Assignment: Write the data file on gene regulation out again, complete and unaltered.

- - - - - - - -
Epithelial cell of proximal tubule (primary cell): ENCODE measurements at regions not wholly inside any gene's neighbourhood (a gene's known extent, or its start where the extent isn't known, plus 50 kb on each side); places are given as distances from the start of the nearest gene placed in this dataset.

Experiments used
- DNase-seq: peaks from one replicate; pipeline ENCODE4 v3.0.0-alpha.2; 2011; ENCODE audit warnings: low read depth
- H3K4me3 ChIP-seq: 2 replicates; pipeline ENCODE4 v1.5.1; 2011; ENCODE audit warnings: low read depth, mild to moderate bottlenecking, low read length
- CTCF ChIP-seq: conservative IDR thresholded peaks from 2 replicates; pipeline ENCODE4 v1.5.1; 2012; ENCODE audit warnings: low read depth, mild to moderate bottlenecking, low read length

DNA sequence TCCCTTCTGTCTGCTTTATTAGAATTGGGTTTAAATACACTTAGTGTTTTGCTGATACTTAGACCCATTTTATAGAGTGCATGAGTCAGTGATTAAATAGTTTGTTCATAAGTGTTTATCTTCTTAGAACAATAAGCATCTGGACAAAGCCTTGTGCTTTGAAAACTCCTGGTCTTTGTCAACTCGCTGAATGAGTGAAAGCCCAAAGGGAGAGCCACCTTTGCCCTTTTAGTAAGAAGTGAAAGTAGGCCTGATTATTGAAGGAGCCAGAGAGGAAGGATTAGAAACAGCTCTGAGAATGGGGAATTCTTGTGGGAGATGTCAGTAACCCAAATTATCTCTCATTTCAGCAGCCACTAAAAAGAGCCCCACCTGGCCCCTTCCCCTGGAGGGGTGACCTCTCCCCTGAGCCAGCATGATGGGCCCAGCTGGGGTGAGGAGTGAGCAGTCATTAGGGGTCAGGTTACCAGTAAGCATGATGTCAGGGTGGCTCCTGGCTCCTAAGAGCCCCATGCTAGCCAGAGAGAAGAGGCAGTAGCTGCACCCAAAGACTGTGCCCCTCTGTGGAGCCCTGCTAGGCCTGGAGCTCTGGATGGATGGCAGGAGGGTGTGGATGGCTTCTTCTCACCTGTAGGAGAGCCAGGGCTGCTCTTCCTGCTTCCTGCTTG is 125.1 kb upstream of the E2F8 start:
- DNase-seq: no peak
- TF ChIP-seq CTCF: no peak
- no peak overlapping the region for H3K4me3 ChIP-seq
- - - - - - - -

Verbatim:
Epithelial cell of proximal tubule (primary cell): ENCODE measurements at regions not wholly inside any gene's neighbourhood (a gene's known extent, or its start where the extent isn't known, plus 50 kb on each side); places are given as distances from the start of the nearest gene placed in this dataset.

Experiments used
- DNase-seq: peaks from one replicate; pipeline ENCODE4 v3.0.0-alpha.2; 2011; ENCODE audit warnings: low read depth
- H3K4me3 ChIP-seq: 2 replicates; pipeline ENCODE4 v1.5.1; 2011; ENCODE audit warnings: low read depth, mild to moderate bottlenecking, low read length
- CTCF ChIP-seq: conservative IDR thresholded peaks from 2 replicates; pipeline ENCODE4 v1.5.1; 2012; ENCODE audit warnings: low read depth, mild to moderate bottlenecking, low read length

DNA sequence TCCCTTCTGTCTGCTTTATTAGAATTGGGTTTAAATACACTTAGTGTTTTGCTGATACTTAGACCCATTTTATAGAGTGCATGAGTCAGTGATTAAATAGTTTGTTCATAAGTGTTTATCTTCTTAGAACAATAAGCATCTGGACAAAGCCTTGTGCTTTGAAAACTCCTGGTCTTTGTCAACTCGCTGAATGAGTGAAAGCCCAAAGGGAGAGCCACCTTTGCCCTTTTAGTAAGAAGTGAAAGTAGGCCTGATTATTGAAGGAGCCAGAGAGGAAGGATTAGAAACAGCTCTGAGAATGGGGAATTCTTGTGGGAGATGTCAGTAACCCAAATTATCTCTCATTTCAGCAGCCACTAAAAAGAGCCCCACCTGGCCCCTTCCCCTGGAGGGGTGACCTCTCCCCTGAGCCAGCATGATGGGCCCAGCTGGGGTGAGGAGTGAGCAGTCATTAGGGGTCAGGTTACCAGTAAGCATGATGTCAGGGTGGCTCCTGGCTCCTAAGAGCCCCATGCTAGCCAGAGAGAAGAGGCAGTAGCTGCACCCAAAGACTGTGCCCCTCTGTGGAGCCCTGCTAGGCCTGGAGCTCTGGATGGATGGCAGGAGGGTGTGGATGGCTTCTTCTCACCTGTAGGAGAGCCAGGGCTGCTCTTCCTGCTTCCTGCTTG is 125.1 kb upstream of the E2F8 start:
- DNase-seq: no peak
- TF ChIP-seq CTCF: no peak
- no peak overlapping the region for H3K4me3 ChIP-seq